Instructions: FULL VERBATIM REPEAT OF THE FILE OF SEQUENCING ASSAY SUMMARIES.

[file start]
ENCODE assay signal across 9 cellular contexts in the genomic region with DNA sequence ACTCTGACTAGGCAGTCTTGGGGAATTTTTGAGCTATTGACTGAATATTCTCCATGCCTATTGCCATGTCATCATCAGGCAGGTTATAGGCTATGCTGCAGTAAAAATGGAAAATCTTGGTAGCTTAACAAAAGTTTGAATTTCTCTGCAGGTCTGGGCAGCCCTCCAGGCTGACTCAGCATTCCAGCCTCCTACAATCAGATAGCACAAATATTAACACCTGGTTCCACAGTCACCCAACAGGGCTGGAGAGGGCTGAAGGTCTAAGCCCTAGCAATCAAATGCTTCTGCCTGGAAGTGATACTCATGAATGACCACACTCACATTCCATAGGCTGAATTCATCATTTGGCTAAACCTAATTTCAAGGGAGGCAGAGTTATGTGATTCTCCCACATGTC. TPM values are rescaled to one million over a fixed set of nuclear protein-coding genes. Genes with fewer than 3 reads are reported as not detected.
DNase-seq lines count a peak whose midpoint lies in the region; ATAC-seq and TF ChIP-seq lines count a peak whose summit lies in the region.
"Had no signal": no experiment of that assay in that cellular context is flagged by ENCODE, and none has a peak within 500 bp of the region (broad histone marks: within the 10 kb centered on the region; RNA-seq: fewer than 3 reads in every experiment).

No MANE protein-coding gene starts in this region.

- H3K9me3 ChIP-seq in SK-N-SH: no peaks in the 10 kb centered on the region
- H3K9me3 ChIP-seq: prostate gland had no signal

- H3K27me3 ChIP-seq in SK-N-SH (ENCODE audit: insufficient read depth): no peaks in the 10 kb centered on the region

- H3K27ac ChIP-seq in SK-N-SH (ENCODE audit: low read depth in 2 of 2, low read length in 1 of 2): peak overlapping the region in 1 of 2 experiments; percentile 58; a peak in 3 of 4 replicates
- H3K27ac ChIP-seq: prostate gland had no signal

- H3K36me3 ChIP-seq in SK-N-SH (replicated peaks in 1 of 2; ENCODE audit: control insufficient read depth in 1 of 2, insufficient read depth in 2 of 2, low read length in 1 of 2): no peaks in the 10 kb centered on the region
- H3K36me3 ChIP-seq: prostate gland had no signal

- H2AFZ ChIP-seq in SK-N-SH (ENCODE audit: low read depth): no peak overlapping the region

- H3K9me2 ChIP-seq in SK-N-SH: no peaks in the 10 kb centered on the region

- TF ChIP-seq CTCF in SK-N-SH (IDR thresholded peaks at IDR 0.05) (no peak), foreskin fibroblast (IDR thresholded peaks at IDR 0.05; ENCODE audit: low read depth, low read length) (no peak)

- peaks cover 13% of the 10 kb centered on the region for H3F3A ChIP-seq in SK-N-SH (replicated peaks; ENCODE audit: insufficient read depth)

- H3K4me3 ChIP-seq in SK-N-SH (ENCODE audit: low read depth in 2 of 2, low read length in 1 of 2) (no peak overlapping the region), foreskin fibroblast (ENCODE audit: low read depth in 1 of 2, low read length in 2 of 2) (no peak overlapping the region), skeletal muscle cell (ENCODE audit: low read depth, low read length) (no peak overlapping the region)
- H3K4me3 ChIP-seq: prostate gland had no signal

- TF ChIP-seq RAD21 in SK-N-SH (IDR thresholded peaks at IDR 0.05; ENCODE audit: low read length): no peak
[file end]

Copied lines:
ENCODE assay signal across 9 cellular contexts in the genomic region with DNA sequence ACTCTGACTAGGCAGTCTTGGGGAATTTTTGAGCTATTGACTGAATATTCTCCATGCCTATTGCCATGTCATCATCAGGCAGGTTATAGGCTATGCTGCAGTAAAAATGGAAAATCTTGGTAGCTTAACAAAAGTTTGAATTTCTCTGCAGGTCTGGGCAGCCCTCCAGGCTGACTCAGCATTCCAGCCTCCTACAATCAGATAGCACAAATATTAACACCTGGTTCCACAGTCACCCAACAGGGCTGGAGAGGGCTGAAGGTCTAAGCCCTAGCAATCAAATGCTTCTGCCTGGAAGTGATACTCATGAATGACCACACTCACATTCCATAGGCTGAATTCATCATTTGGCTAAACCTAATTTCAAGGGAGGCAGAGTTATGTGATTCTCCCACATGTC. TPM values are rescaled to one million over a fixed set of nuclear protein-coding genes. Genes with fewer than 3 reads are reported as not detected.
DNase-seq lines count a peak whose midpoint lies in the region; ATAC-seq and TF ChIP-seq lines count a peak whose summit lies in the region.
"Had no signal": no experiment of that assay in that cellular context is flagged by ENCODE, and none has a peak within 500 bp of the region (broad histone marks: within the 10 kb centered on the region; RNA-seq: fewer than 3 reads in every experiment).

No MANE protein-coding gene starts in this region.

- H3K9me3 ChIP-seq in SK-N-SH: no peaks in the 10 kb centered on the region
- H3K9me3 ChIP-seq: prostate gland had no signal

- H3K27me3 ChIP-seq in SK-N-SH (ENCODE audit: insufficient read depth): no peaks in the 10 kb centered on the region

- H3K27ac ChIP-seq in SK-N-SH (ENCODE audit: low read depth in 2 of 2, low read length in 1 of 2): peak overlapping the region in 1 of 2 experiments; percentile 58; a peak in 3 of 4 replicates
- H3K27ac ChIP-seq: prostate gland had no signal

- H3K36me3 ChIP-seq in SK-N-SH (replicated peaks in 1 of 2; ENCODE audit: control insufficient read depth in 1 of 2, insufficient read depth in 2 of 2, low read length in 1 of 2): no peaks in the 10 kb centered on the region
- H3K36me3 ChIP-seq: prostate gland had no signal

- H2AFZ ChIP-seq in SK-N-SH (ENCODE audit: low read depth): no peak overlapping the region

- H3K9me2 ChIP-seq in SK-N-SH: no peaks in the 10 kb centered on the region

- TF ChIP-seq CTCF in SK-N-SH (IDR thresholded peaks at IDR 0.05) (no peak), foreskin fibroblast (IDR thresholded peaks at IDR 0.05; ENCODE audit: low read depth, low read length) (no peak)

- peaks cover 13% of the 10 kb centered on the region for H3F3A ChIP-seq in SK-N-SH (replicated peaks; ENCODE audit: insufficient read depth)

- H3K4me3 ChIP-seq in SK-N-SH (ENCODE audit: low read depth in 2 of 2, low read length in 1 of 2) (no peak overlapping the region), foreskin fibroblast (ENCODE audit: low read depth in 1 of 2, low read length in 2 of 2) (no peak overlapping the region), skeletal muscle cell (ENCODE audit: low read depth, low read length) (no peak overlapping the region)
- H3K4me3 ChIP-seq: prostate gland had no signal

- TF ChIP-seq RAD21 in SK-N-SH (IDR thresholded peaks at IDR 0.05; ENCODE audit: low read length): no peak